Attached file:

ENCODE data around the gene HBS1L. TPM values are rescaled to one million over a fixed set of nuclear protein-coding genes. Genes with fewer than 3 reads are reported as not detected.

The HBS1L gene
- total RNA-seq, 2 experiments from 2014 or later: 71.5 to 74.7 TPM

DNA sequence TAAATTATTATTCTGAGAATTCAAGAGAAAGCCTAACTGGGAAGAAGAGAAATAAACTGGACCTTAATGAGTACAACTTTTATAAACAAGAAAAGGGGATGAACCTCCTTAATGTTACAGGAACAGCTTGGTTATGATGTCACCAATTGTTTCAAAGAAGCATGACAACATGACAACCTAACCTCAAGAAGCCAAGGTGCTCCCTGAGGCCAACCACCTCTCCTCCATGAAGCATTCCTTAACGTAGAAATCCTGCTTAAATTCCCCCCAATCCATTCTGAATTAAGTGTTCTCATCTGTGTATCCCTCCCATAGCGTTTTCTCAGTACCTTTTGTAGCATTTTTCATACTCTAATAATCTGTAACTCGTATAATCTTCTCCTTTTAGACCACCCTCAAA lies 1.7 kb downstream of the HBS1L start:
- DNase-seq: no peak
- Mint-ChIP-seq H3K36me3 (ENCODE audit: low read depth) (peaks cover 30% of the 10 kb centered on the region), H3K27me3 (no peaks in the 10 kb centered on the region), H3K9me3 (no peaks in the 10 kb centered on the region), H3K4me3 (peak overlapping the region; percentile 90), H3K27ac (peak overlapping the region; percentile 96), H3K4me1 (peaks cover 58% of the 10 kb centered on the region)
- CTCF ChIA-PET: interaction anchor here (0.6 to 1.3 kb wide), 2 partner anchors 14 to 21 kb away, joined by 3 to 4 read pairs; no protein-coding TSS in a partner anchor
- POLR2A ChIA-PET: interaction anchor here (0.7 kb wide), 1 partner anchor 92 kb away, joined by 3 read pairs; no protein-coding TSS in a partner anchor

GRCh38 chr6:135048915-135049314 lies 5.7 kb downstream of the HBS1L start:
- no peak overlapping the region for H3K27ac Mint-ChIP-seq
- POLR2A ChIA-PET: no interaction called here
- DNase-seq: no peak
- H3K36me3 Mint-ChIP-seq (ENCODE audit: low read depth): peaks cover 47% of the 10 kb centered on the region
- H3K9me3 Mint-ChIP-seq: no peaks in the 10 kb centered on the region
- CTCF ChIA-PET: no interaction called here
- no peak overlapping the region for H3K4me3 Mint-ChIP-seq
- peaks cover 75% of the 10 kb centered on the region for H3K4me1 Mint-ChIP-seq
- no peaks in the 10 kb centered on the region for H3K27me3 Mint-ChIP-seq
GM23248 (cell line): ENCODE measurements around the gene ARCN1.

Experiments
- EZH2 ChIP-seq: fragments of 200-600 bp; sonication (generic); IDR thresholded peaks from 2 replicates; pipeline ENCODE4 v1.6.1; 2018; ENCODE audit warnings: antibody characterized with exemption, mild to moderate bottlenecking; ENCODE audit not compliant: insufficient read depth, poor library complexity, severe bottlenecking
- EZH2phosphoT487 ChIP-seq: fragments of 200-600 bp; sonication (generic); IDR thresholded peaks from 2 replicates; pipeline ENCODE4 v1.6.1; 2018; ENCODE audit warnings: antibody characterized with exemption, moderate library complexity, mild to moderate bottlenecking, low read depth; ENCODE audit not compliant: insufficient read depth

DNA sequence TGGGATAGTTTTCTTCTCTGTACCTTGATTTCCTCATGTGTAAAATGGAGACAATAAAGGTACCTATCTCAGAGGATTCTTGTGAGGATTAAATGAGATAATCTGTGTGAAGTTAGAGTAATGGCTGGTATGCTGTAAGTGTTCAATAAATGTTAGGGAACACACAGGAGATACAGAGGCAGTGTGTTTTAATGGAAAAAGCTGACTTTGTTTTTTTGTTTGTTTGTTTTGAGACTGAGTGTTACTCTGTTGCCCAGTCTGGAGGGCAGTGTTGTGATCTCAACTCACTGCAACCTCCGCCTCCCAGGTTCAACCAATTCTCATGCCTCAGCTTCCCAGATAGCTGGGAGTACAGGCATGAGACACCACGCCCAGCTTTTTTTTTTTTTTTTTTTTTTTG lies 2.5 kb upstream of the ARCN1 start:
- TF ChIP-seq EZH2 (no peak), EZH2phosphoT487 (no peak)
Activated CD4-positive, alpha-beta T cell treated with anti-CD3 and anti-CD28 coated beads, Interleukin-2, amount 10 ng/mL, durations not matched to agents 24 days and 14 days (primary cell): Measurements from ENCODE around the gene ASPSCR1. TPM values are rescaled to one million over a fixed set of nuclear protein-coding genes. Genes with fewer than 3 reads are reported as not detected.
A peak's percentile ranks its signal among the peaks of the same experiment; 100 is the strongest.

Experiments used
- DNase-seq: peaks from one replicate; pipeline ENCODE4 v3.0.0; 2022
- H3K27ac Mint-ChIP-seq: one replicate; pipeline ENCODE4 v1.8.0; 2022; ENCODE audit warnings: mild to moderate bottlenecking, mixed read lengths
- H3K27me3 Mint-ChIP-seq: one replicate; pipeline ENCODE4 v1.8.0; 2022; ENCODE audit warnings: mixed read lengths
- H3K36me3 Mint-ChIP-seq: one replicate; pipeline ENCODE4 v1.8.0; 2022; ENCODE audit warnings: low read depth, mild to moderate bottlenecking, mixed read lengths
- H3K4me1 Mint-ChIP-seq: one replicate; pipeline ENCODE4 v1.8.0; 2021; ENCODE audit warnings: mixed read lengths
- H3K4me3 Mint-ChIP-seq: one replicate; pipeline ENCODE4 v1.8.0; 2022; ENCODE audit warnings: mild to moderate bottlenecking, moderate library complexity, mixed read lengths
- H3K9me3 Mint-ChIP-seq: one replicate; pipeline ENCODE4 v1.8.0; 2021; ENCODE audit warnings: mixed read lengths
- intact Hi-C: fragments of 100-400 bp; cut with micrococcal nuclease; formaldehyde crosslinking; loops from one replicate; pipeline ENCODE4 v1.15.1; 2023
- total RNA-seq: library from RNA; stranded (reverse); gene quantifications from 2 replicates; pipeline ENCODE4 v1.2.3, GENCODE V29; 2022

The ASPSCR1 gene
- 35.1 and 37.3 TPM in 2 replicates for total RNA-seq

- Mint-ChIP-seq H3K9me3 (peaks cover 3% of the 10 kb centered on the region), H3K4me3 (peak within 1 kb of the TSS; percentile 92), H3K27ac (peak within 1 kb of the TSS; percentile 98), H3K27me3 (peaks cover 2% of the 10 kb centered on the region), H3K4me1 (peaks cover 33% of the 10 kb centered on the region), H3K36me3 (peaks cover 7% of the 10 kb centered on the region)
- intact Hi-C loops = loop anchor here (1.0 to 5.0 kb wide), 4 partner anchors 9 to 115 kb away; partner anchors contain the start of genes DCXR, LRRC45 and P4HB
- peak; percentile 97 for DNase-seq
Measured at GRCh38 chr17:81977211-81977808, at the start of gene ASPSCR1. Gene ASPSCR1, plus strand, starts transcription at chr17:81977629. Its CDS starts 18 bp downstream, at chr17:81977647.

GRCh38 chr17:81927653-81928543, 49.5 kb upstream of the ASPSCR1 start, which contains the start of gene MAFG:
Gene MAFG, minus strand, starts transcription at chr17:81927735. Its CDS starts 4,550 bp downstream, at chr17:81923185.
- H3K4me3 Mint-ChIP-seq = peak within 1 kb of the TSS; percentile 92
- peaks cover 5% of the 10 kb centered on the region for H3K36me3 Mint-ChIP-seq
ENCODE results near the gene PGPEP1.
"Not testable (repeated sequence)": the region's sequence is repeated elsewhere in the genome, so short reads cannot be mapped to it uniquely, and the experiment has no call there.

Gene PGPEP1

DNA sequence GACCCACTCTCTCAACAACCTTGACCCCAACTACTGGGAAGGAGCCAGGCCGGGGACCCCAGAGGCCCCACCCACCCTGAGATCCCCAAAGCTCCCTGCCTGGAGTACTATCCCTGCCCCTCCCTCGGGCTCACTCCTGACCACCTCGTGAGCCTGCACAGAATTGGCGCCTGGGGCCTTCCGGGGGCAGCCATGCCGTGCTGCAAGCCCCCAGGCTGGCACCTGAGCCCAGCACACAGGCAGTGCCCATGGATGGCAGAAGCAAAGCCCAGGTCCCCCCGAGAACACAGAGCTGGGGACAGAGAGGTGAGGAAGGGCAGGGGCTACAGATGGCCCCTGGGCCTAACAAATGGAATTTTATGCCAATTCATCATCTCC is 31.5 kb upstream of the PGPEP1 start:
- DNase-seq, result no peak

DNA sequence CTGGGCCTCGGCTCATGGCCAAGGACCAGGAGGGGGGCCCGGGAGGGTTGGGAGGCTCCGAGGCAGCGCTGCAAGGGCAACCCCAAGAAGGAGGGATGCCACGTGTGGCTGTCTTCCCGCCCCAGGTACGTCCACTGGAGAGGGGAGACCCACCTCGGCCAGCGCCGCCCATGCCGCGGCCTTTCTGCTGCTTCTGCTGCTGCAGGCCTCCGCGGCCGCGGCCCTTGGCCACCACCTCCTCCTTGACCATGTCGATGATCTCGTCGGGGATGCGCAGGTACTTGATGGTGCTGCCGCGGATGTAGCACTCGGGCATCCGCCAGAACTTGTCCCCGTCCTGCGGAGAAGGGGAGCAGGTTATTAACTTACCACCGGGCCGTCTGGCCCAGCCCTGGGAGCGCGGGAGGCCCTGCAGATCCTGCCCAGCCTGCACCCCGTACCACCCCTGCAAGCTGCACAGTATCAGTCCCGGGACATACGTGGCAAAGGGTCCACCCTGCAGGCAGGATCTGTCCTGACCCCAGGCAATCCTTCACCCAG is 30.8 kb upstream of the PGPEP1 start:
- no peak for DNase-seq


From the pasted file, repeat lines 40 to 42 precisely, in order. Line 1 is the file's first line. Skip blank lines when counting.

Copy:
- intact Hi-C loops = loop anchor here (1.0 to 5.0 kb wide), 4 partner anchors 9 to 115 kb away; partner anchors contain the start of genes DCXR, LRRC45 and P4HB
- peak; percentile 97 for DNase-seq
Measured at GRCh38 chr17:81977211-81977808, at the start of gene ASPSCR1. Gene ASPSCR1, plus strand, starts transcription at chr17:81977629. Its CDS starts 18 bp downstream, at chr17:81977647.